#ifdef DEBUG_MODE
    glColor3f(0.0, 0.5, 0.0);
#endif /* DEBUG_MODE */
    glutSolidCube(1.0);
  glPopMatrix();

  glPushMatrix();
    glTranslatef(0.0, WORLD_SIZE, 0.0);
    glScalef(WORLD_SIZE * 2, 0.1, WORLD_SIZE * 2);
#ifdef DEBUG_MODE
    glColor3f(0.0, 0.0, 0.5);
#endif /* DEBUG_MODE */
    glutSolidCube(1.0);
  glPopMatrix();

  glPushMatrix();
    glTranslatef(WORLD_SIZE, 0.0, 0.0);
    glScalef(0.1, WORLD_SIZE * 2, WORLD_SIZE * 2);
#ifdef DEBUG_MODE
    glColor3f(0.5, 0.0, 0.0);
#endif /* DEBUG_MODE */
    glutSolidCube(1.0);
  glPopMatrix();

  glPushMatrix();
    glTranslatef(-WORLD_SIZE, 0.0, 0.0);
    glScalef(0.1, WORLD_SIZE * 2, WORLD_SIZE * 2);
#ifdef DEBUG_MODE
    glColor3f(0.5, 0.5, 0.0);
#endif /* DEBUG_MODE */
    glutSolidCube(1.0);
  glPopMatrix();

  glPushMatrix();
    glTranslatef(0.0, 0.0, WORLD_SIZE);
    glScalef(WORLD_SIZE * 2, WORLD_SIZE * 2, 0.1);
#ifdef DEBUG_MODE
    glColor3f(0.5, 0.0, 0.5);
#endif /* DEBUG_MODE */
    glutSolidCube(1.0);
  glPopMatrix();

  glPushMatrix();
    glTranslatef(0.0, 0.0, -WORLD_SIZE);
    glScalef(WORLD_SIZE * 2, WORLD_SIZE * 2, 0.1);
#ifdef DEBUG_MODE
    glColor3f(0.0, 0.5, 0.5);
#endif /* DEBUG_MODE */
    glutSolidCube(1.0);
  glPopMatrix();

  /* Calculate distance from ship to planets, because they need to be
     drawn/rendered from the furthest away first. */
  planet_distance_t distance[PLANETS_MAX];
  for (int i = 0; i < planets_count; i++) {
    distance[i].planet_index = i;
    distance[i].distance = vector_distance(ship_position, planets[i].pos);
  }
  qsort(distance, planets_count, sizeof(planet_distance_t),
    planet_distance_compare);

  /* Draw planets. */
  for (int i = 0; i < planets_count; i++) {
    int n = distance[i].planet_index;
    glPushMatrix();
      GLUquadric *quadric = gluNewQuadric();
      if (quadric != 0) {
        glTranslatef(planets[n].pos.x, planets[n].pos.y, planets[n].pos.z);
        glColor3f(planets[n].color_r, planets[n].color_g, planets[n].color_b);
        gluSphere(quadric, planets[n].size, 20, 20);
        gluDeleteQuadric(quadric);
      }
    glPopMatrix();
  }
    
  if (camera_mode != 0) {
    glPushMatrix();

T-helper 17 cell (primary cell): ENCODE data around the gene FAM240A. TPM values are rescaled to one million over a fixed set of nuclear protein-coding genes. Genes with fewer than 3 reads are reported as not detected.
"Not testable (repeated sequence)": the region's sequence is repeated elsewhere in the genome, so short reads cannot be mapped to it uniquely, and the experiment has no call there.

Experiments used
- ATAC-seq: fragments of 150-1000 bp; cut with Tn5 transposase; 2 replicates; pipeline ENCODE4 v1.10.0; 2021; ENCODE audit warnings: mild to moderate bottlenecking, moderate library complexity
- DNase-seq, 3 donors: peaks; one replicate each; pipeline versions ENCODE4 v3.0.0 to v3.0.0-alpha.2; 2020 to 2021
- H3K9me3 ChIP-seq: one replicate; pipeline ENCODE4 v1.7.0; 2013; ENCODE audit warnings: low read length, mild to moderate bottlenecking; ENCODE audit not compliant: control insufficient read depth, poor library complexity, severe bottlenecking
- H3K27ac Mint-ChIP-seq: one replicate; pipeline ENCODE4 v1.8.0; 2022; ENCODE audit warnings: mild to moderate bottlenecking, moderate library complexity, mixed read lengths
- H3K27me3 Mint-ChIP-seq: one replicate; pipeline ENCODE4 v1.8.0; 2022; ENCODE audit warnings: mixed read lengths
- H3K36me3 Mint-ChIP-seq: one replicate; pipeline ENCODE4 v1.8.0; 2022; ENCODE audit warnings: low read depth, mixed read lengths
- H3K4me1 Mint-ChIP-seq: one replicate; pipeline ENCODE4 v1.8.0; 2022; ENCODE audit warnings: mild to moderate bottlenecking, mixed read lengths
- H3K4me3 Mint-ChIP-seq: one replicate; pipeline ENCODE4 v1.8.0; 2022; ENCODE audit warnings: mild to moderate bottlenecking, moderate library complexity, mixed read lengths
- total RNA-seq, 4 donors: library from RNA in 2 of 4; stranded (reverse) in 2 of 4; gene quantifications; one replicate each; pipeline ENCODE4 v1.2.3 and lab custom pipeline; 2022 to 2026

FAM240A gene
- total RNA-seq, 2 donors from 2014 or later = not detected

draw_ship();
    glPopMatrix();
  }

#ifdef DEBUG_MODE
  glPushMatrix();
    draw_axis_indicator();
  glPopMatrix();
#endif /* DEBUG_MODE */

  glFlush();
  glutSwapBuffers();
}

static void reshape(int w, int h)
{
  glViewport(0, 0, (GLsizei)w, (GLsizei)h);
  glMatrixMode(GL_PROJECTION);
  glLoadIdentity();
  glFrustum(-1.0, 1.0, -1.0, 1.0, 1.5, 150.0);
  glMatrixMode(GL_MODELVIEW);
}

static void keyboard(unsigned char key, int x, int y)
{
  switch (key) {
  case 's':
    ship_pitch(-1.0);
    break;
  case 'w':
    ship_pitch(1.0);
    break;
  case 'd':
    ship_yaw(-1.0);
    break;
  case 'a':
    ship_yaw(1.0);
    break;
  case 'z':
    ship_roll(-1.0);
    break;
  case 'c':
    ship_roll(1.0);
    break;
  case 'r':
    ship_speed += 0.01;
    break;
  case 'f':
    ship_speed -= 0.01;
    break;
#ifdef DEBUG_MODE
  case 't':
    ship_advance(0.1);
    break;
  case 'g':
    ship_advance(-0.1);
    break;
  case 'y':
    ship_ascend(0.1);
    break;
  case 'h':
    ship_ascend(-0.1);
    break;
  case 'u':
    ship_strafe(0.1);
    break;
  case 'j':
    ship_strafe(-0.1);
    break;
  case 'x':
    camera_mode = (camera_mode) ? 0 : 1;
    break;
#endif /* DEBUG_MODE */
  case 'q':
    exit(0);
    break;
  }
}

static void motion(int x, int y)
{
  if (x > old_mouse_x) {
    ship_yaw(1.0);
  } else if (x < old_mouse_x) {
    ship_yaw(-1.0);
  }

  if (y > old_mouse_y) {
    ship_pitch(-1.0);
  } else if (y < old_mouse_y) {
    ship_pitch(1.0);
  }

  old_mouse_x = x;
  old_mouse_y = y;
}

void generate_planets(void)
{
  for (int x = GRID_START; x < GRID_END; x += GRID_SPACING) {
    for (int y = GRID_START; y < GRID_END; y += GRID_SPACING) {
      for (int z = GRID_START; z < GRID_END; z += GRID_SPACING) {
        if (x == 0 && y == 0 && z == 0) {
          /* Ignore origin. */
          continue;
        }

        if ((rand() % PLANETS_CHANCE) == 0) {
          planets[planets_count].pos.x = (x - 2) + (rand() % 4);
          planets[planets_count].pos.y = (y - 2) + (rand() % 4);
          planets[planets_count].pos.z = (z - 2) + (rand() % 4);
          planets[planets_count].size = 
            ((rand() % ((GRID_SPACING * 10) - 1)) / 20.0) + 0.1;
          planets[planets_count].color_r = (rand() % 11) / 10.0;
          planets[planets_count].color_g = (rand() % 11) / 10.0;